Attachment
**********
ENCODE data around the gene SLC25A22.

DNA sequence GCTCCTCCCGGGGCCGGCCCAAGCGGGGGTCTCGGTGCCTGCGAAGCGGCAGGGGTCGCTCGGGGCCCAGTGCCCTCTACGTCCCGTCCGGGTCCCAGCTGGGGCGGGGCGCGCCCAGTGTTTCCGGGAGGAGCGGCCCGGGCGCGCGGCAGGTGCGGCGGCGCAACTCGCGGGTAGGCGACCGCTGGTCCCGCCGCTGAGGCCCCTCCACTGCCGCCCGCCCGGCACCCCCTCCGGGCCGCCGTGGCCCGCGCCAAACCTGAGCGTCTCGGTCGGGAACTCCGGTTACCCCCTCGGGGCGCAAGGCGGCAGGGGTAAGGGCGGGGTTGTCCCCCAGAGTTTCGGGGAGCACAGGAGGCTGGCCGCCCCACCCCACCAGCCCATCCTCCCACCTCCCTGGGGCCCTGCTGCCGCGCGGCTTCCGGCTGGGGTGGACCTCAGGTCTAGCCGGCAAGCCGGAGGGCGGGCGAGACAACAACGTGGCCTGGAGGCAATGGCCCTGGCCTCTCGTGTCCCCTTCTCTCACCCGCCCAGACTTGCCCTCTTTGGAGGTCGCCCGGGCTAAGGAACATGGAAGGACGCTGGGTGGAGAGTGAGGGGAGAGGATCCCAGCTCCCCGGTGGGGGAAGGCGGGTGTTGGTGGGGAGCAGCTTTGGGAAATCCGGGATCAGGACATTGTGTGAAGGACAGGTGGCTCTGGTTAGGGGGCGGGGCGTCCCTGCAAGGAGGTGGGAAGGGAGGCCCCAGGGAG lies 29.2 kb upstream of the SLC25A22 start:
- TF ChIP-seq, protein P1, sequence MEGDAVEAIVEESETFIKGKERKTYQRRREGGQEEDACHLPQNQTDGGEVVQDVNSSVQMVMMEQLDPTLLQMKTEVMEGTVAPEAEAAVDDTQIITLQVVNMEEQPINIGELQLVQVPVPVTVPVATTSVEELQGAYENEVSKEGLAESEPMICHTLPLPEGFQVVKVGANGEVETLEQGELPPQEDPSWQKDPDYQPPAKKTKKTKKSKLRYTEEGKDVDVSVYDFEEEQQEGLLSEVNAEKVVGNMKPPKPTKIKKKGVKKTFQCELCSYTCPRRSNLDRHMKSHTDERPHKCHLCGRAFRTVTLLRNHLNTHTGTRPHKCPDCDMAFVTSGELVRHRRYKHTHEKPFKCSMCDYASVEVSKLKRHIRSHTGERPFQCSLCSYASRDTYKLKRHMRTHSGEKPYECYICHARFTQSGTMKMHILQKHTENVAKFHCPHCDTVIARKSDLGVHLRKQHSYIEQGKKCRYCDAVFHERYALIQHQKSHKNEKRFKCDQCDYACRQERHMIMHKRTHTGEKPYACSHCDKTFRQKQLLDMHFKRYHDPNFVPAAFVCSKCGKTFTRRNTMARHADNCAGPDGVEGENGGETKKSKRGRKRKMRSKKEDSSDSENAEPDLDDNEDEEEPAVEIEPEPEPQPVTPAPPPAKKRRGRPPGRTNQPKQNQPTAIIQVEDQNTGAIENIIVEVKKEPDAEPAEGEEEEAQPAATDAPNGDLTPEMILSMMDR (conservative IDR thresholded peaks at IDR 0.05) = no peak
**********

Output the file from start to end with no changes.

ENCODE data around the gene SLC25A22.

DNA sequence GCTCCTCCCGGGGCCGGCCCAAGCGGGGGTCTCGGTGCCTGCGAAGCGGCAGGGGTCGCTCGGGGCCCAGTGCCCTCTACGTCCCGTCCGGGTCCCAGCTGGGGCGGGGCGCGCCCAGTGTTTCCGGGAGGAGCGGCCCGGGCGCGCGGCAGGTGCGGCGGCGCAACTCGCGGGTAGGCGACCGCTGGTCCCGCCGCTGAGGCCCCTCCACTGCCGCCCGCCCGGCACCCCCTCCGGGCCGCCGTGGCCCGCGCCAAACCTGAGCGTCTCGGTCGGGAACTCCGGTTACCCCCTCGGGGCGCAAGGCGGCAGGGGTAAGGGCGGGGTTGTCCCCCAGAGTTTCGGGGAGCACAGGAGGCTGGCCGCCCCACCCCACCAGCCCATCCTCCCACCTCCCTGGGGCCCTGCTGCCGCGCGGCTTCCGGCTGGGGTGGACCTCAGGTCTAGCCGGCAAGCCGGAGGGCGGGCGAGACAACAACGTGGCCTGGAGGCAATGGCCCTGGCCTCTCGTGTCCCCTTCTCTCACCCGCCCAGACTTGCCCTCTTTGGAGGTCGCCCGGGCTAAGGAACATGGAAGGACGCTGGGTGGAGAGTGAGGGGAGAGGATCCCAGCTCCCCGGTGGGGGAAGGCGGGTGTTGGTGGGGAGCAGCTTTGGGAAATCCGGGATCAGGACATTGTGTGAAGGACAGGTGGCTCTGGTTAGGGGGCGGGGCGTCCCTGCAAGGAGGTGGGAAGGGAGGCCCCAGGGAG lies 29.2 kb upstream of the SLC25A22 start:
- TF ChIP-seq, protein P1, sequence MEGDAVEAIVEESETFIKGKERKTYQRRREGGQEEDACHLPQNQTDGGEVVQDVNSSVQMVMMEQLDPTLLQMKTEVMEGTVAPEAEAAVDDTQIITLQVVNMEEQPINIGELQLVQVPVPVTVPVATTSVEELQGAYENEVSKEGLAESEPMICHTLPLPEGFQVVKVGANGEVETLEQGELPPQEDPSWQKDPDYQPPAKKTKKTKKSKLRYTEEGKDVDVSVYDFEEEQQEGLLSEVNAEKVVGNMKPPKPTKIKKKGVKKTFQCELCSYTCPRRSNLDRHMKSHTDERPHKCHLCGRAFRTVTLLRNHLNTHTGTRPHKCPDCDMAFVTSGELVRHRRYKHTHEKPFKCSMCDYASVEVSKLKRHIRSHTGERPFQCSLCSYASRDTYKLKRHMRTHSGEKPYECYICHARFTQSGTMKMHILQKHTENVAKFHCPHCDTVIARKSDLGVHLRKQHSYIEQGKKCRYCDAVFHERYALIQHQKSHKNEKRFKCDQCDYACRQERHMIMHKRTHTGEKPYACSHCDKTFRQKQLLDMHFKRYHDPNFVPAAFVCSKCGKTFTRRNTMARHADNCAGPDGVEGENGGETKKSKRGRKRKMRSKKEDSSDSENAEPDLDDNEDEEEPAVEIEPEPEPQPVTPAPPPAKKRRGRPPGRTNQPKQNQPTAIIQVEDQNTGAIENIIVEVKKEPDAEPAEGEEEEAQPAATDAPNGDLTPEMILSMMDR (conservative IDR thresholded peaks at IDR 0.05) = no peak